Pam's new book, Casting the Net (The Dunbridge Chronicles: Book 2), is published by Lion Fiction, paperback, £7.99.

By Pam Rhodes

Twitter: @Gransnet

Gagagran Thu 01-May-14 10:42:01

I can so relate to this poignant post by Pam - she has captured the deep bonds of love and connection with her Mum and I have very similar feelings still, 10 years since my own Mum died.

I think of her most often when I am rifling through my pile of recipes and come across one she wrote out for me. I even speak to her and say " I'm going to make your sponge today Mum" or whatever it is that has jumped to hand.

I have tried to love my children and grandchildren in the way she loved hers and am so grateful to have had a Mother who taught me how to do that.

janeainsworth Thu 01-May-14 11:59:42

Pam you are not alone. I felt like an orphaned child when my mum died, even though I knew she didn't want to live any more, and I was 49. I just didn't want her to leave me, and your blog brought tears to my eyes.
Like gagagran I am trying to do for my children and grandchildren all the things that Mum did for us.

Bellasnana Thu 01-May-14 12:14:49

Me too. Mum died two years ago and not a day goes by that I don't long to have her back. I miss her so much, especially when things aren't going well. She always knew just what to say and had such wise advice. She also brought her three daughters up single-handedly after our father died, and we were so lucky to have her as long as we did.

jinglbellsfrocks Thu 01-May-14 12:18:10

"almost "orphaned""? In your sixties?!

Oh, come on!

Her mum was eightysix. hmm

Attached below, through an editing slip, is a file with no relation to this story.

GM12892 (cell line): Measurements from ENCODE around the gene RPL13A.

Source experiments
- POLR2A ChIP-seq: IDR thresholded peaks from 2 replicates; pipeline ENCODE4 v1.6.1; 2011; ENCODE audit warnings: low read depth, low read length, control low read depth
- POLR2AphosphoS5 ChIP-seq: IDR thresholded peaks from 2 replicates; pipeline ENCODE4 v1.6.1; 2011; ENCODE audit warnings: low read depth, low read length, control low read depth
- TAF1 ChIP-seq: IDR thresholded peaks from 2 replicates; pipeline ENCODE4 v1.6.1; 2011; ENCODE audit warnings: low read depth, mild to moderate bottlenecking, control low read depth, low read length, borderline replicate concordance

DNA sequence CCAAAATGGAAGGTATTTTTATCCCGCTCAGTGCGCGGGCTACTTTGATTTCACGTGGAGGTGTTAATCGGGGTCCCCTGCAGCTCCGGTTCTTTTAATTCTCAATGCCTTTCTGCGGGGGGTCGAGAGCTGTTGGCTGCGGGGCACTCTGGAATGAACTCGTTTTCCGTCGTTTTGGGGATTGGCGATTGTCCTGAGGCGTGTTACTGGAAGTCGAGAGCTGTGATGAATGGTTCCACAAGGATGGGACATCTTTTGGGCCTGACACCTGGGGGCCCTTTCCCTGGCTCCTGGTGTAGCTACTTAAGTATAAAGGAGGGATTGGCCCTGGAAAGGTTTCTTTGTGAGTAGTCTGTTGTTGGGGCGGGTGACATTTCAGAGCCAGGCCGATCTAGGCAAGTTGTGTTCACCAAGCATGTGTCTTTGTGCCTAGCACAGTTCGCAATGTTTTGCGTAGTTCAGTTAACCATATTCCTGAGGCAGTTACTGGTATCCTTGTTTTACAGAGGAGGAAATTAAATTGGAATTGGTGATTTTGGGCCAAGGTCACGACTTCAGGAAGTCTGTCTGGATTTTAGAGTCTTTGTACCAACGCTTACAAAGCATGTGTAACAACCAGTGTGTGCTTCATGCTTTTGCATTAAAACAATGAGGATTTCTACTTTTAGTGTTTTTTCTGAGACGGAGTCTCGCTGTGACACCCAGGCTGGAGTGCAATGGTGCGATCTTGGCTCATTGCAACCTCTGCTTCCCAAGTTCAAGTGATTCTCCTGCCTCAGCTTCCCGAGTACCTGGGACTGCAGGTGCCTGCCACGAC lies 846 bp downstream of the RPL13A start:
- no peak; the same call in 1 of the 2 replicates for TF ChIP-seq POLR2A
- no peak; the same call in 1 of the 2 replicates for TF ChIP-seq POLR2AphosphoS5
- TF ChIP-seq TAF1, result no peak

Still, it's a book. And it will probably sell.

Stansgran Thu 01-May-14 12:18:29

And then you read Mumsnet and see how so many of them are vile about their mothers. I still miss my mothers kindness to all and sundry. I wish I were more like her and she died 35 years ago.

Riverwalk Thu 01-May-14 12:33:21

I'm confused - the book seems not to be about her mum.

jinglbellsfrocks Thu 01-May-14 12:41:35

Oh. So, post on any old subject that might appeal to a load of potential customers, just to advertise a new book?

Elegran Thu 01-May-14 13:12:04

When my mother died (nearly 30 years ago) she was the last of my four parents and inlaws. I did feel, not orphaned exactly, but exposed. I was now the older generation and there was no buffer any more between me and eternity.

But I was not an orphaned child, I was a grown-up. I had a loving husband and teenaged children to look after and worry about, and other relations and friends. I survived.

Now almost all my older relations are dead. Only two aunts remain, one of them in her nineties. Two of my cousins are dead, both of them younger than me. Two years ago I lost my dear husband. I survived that too. You grow up a little more with each loss.

Soutra Thu 01-May-14 13:37:04